The characters aren’t the only remarkable thing here, either; his prose and structure both have a giddy, I-can’t-believe-I’m-getting-away-with-this-sh*t energy to them. In fact, I’m tempted to say that Polansky at times exhibits the same kind of formal artfulness that elevates Quentin Tarantino’s films from genre potboilers to art. The thrill provoked by chronology scrambles and playful chapter transitions reminded me of seeing Pulp Fiction for the first time. And all of it, somehow, made sharper and fresher by those funny animals.

Diamond trees in his pockets

160714

If I keep letting myself get distracted like this, I don’t have a hope in hell of finishing my jaunt through the 2016 Hugo categories before the voting deadline. In my defense, the Android Instapaper app makes it impossible to tell exactly how long a piece of text is before I start it. So when, as an amuse bouche between bouts of novel-reading, I tapped on Usman Malik’s novella The Pauper Prince and the Eucalyptus Jinn, I had no idea it was going to quite so substantial a read. If I’m to believe its entry in Amazon’s Kindle store, it’s only supposed to be the equivalent of 32 paper pages. Which, just by gut feel, is an underestimate by about a factor of two.

Admittedly, I also felt a bit displaced and distracted by my reading conditions last night; sat in a gradually darkening room, windows open, incessant rain hissing away every other sound. just so taken in by the story and the circumstances I was reading in. Yes, a summer night darkness can take me by surprise, but that’s what you get for growing up well north of the arctic circle. The otherworldly environment left me primed for the way Malik starts The Pauper Prince, lulling both his protagonist Salman and the reader. Anyone who’s ever been read to as a child — or indeed, read a story where a child is being told a story — will feel they know where this is heading. All expectations are quite rudely dispelled before that familiar story-within-the-story has even gotten started, though.

Instead of a bedtime fable, what follows is Salman’s attempt to solve his quarter-life crisis by exploring his roots. It’s not an unfamiliar narrative to children of immigrants, or to those of us with tenuous connections to our families. Malik isn’t content to make this only about heritage, though. Salman’s crisis is tied not only into a strained relationship with his parents, but also with his career and a long-term relationship teetering on the edge between “’till death do us part” and “the one that got away”. It’s a spot-on depiction of that perfect storm which happens when a person reaches that point where they’ve finally lost sight of adolescence, and every choice they make takes on an air of finality.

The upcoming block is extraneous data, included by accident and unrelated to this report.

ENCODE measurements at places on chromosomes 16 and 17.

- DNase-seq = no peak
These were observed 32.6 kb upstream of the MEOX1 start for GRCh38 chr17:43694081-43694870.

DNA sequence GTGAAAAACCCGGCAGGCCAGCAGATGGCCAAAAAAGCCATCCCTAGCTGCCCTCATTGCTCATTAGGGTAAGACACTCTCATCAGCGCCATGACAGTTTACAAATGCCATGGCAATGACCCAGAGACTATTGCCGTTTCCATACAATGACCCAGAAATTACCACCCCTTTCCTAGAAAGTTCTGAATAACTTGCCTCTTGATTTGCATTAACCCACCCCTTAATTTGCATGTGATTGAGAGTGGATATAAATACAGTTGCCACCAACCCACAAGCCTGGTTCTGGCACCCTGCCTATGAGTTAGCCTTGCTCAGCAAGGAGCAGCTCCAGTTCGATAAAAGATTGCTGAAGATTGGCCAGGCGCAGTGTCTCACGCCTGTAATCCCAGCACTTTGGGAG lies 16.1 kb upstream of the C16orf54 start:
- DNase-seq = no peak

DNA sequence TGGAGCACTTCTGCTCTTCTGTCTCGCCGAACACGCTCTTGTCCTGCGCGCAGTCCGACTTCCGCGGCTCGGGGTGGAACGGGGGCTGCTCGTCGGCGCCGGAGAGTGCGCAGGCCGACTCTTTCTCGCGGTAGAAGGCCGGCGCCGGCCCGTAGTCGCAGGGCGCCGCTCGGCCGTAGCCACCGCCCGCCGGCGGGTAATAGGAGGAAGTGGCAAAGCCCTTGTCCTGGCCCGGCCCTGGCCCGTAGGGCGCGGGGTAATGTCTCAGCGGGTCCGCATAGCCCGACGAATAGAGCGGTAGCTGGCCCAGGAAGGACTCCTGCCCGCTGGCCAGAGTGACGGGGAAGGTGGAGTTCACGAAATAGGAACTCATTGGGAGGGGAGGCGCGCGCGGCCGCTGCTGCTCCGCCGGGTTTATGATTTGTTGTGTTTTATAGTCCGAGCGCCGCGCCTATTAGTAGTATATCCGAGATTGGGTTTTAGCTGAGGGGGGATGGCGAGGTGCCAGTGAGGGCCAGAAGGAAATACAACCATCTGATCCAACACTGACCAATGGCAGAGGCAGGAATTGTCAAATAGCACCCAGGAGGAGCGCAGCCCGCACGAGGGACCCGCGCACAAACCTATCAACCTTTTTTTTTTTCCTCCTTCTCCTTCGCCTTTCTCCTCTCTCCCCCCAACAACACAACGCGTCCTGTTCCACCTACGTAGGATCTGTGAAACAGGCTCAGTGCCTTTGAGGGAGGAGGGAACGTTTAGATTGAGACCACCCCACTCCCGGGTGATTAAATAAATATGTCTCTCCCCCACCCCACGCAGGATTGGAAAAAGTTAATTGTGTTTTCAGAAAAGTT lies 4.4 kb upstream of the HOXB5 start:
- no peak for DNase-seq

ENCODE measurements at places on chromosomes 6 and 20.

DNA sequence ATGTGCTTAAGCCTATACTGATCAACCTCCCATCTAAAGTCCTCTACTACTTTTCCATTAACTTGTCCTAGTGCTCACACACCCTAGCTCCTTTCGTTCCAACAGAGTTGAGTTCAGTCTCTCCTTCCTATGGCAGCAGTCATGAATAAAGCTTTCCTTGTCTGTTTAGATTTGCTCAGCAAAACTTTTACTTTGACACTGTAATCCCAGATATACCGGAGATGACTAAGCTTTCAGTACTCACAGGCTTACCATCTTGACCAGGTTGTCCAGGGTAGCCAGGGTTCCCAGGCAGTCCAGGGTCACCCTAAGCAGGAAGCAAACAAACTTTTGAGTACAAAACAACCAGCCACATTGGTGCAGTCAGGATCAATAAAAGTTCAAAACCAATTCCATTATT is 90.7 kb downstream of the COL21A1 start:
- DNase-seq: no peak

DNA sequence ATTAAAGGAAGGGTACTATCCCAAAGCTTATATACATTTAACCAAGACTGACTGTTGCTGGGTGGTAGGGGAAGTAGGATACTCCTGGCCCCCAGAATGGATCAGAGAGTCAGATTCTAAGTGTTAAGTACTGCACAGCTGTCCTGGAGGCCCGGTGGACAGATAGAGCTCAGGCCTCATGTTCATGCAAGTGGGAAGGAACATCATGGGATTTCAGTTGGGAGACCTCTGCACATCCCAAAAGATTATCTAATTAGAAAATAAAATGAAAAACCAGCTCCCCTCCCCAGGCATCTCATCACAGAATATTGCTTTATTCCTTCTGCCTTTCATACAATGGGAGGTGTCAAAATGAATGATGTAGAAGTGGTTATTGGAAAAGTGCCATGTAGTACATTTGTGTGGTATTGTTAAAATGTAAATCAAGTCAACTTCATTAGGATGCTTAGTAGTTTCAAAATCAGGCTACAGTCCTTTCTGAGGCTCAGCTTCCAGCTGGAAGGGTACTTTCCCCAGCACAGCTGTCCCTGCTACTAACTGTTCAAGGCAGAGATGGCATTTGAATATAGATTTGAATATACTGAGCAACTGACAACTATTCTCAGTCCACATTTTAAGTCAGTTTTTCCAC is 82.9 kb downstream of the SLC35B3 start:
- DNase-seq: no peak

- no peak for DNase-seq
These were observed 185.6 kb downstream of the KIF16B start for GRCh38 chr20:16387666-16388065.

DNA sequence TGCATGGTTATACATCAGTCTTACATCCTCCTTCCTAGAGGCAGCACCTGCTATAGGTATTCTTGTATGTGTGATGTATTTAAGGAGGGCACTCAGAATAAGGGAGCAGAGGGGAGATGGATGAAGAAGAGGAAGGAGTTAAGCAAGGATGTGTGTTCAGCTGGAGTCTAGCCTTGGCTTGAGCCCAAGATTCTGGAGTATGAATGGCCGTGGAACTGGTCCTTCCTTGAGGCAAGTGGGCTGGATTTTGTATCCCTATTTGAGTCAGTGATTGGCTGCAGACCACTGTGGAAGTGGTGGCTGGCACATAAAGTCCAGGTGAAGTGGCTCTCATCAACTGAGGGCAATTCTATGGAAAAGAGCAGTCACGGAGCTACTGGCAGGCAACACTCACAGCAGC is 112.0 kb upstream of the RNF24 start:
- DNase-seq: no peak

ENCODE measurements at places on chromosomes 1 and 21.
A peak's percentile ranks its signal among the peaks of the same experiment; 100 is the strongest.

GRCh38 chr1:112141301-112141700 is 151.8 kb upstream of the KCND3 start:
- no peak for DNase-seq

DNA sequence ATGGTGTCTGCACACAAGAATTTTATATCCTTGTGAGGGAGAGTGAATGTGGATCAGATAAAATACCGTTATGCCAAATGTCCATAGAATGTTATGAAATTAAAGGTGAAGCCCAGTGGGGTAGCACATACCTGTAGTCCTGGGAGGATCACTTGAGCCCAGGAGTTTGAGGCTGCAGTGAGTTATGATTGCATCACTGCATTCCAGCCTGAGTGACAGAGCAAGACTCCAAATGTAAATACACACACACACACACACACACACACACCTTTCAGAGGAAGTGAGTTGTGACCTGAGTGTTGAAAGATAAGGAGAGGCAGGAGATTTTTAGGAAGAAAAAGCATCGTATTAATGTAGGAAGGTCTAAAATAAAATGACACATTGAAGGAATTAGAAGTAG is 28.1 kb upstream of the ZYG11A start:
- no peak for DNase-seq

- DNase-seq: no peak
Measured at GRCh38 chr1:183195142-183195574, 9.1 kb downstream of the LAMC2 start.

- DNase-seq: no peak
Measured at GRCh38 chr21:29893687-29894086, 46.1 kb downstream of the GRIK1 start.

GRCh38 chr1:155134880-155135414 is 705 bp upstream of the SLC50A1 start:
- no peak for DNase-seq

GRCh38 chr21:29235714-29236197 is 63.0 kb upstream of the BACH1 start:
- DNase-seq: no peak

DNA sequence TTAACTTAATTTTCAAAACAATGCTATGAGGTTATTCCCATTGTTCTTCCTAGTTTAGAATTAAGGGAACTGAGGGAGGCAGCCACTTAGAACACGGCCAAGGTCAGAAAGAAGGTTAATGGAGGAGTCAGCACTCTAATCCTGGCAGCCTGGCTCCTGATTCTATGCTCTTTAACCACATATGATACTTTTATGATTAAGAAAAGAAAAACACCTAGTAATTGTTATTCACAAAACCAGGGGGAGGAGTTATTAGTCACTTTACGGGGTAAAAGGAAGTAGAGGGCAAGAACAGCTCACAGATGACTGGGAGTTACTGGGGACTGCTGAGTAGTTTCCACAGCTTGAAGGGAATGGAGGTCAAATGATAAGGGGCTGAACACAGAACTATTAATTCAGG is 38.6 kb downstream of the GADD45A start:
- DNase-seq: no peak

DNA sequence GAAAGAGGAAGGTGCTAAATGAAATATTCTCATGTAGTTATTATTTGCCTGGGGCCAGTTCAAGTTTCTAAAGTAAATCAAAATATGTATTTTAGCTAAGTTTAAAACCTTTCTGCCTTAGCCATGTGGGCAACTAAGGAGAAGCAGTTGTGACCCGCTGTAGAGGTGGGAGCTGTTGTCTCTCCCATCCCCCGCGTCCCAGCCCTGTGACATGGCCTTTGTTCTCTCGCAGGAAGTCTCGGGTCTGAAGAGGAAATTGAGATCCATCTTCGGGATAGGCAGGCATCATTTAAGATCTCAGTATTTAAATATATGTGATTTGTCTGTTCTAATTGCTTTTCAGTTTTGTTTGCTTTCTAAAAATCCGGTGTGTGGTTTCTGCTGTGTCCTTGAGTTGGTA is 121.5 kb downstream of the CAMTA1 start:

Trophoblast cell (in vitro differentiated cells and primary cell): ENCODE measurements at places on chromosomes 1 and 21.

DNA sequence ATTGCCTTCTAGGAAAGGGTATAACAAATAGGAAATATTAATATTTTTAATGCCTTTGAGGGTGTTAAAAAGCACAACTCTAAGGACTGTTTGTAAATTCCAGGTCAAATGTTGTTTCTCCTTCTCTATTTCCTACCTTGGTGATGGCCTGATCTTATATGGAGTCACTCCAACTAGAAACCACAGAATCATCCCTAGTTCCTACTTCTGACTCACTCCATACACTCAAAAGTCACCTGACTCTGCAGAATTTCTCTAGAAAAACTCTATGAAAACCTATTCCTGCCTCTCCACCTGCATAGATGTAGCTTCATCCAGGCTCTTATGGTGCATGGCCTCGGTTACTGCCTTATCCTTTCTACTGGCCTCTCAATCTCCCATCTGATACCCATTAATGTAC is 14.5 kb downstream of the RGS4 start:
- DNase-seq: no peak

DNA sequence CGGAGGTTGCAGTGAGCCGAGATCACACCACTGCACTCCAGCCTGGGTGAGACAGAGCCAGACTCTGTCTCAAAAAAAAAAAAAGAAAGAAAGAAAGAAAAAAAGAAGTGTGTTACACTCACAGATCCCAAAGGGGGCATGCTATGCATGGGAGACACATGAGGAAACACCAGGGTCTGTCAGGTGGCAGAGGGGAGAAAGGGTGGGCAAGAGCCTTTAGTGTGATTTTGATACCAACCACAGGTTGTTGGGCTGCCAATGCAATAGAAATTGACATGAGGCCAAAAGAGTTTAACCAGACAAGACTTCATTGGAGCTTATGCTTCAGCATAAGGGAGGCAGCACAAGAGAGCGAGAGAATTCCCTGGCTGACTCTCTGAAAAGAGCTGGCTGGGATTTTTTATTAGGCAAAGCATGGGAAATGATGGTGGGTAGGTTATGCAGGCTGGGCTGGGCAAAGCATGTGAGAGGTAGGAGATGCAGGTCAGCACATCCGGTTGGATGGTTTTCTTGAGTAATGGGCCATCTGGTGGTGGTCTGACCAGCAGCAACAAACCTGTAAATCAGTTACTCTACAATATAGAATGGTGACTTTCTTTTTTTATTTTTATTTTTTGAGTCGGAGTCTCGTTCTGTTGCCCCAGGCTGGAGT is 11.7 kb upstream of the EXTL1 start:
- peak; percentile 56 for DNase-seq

By pivoting from the fantastic into the mundane and back into the fantastic again, Malik is able to imbue both strains with a sharp tang of the unexpected. The final turn is not so much back into a fable, as it is a metaphysical (or mythological, depending on how you squint) flight of fancy. He uses the titular spirit to talk both about the origin of sentience and of the uneasy relationship many a believer has with fate and determinism. All this done in an increasingly rapturous fashion, which I have to admit I had trouble following at times. Not because it was unnecessarily complex, but rather because — like with the harder kinds of science fiction — the parts of my brain needed to understand these things are woefully out of shape.

If all the above waffle doesn’t sound enticing, the simplest way I can sell The Pauper Prince and the Eucalyptus Jinn goes thus: Even though Malik breaks with the trope early on, no matter how far afield his tale strays, it retains the feeling it evokes right at the start. Being small, sat on a lap, lost in a story.


Novellas, man. They’re flipping awesome. Also, even if this can be read for free at Tor.com, I encourage you to fork out the digital purchase price (less than two of your American dollars in the Kindle store). That way, you get a formatted ebook. And if that means nothing to you, you’re still supporting the author and his publisher.